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Define the characteristic vector (fields) of a form as $\iota_v\omega=0$. By the properties of the interior product if both $v_1$ and $v_2$ are c.v., then so are their linear combinations, $\text{span}(v_1,v_2)$. Furthermore, if the rank of the form $r$, the number of linearly independent characteristic vectors is $n-r$. One can describe a tangent plane to ...


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Perhaps a more understandable way to see this is to parametrize $\Bbb R^3-\{0\}$ by spherical coordinates: $$(x,y,z) = f(r,\phi,\theta)= (r\sin\phi\cos\theta,r\sin\phi\sin\theta,r\cos\phi).$$ Then $f^*\beta = (r\cos\phi)\dfrac{r^3\sin\phi\, d\phi\wedge d\theta}{r^4} = \cos\phi\sin\phi\,d\phi\wedge d\theta$. So it's clear, then, that $f^*(d\beta) = ...


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Note that, in each term, we've written for instance $df \wedge dy \wedge dz$. Because $df = \frac{\partial f}{\partial x} dx + \frac{\partial f}{\partial y}dy + \frac{\partial f}{\partial z} dz$, and $dy \wedge dy = 0, dz \wedge dz = 0$, we see that $$df \wedge dy \wedge dz = \frac{\partial f}{\partial x}dx \wedge dy \wedge dz.$$ So ultimately for this ...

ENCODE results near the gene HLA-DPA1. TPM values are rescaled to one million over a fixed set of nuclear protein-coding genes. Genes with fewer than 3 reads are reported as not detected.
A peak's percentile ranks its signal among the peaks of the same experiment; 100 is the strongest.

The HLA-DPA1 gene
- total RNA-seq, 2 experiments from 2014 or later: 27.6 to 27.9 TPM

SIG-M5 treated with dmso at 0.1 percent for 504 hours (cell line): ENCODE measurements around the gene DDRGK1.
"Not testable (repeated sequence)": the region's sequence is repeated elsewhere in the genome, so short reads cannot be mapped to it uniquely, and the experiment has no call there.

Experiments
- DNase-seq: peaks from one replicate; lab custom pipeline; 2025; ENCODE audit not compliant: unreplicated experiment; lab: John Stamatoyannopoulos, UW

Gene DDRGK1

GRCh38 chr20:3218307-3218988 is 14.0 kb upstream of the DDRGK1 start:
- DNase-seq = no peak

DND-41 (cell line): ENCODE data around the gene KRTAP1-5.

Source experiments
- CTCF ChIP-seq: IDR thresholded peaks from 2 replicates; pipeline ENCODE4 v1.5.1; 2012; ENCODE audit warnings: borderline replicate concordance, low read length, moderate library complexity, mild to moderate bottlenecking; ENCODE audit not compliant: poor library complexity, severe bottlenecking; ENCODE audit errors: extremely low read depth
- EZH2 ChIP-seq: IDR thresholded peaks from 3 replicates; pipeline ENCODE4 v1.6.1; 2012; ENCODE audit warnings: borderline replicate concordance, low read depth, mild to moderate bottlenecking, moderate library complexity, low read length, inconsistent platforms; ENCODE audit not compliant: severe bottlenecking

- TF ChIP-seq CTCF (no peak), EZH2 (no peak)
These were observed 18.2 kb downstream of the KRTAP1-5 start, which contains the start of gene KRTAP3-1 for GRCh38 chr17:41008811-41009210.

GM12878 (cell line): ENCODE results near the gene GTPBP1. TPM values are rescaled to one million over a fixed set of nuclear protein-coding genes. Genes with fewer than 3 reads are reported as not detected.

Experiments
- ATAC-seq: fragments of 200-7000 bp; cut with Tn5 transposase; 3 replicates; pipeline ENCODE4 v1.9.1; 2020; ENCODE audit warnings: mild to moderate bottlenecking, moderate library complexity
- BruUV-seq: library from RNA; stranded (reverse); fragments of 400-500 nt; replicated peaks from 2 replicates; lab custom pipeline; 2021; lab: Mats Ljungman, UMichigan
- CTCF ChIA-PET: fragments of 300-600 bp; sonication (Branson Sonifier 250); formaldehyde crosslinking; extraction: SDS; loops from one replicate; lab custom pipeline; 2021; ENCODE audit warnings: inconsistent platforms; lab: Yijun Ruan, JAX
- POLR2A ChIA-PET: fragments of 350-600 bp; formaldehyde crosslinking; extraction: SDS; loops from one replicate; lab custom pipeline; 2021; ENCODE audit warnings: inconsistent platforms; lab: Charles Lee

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Incomplete thoughts: Thinking of the elements as written in an $n \times m$ grid, send it to the element $\alpha = \bigotimes_{j=1}^m (v_{1j} \wedge \cdots \wedge v_{nj}) \otimes \bigotimes_{i=1}^n (w_{i1} \wedge \cdots \wedge w_{im})$. (so, putting the $v$'s together in columns and the $w$'s in rows.) To see that this is well-defined, it suffices to ...


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Now apply the magic formula again: $$ L_X(\eta)=i_Xd\eta+di_X\eta $$ where $\eta=i_Yd\omega+di_Y\omega$ and get $$ L_X(L_Y\omega)=i_Xd(i_Yd\omega+di_Y\omega)+di_X(i_Yd\omega+di_Y\omega) $$ use that $d$ is linear $$ i_Xd(i_Yd\omega)+i_X(di_Y\omega)+di_X(i_Yd\omega)+di_X(di_Y\omega) $$ Subtract $L_Y L_X\omega$ and compare with $$ ...



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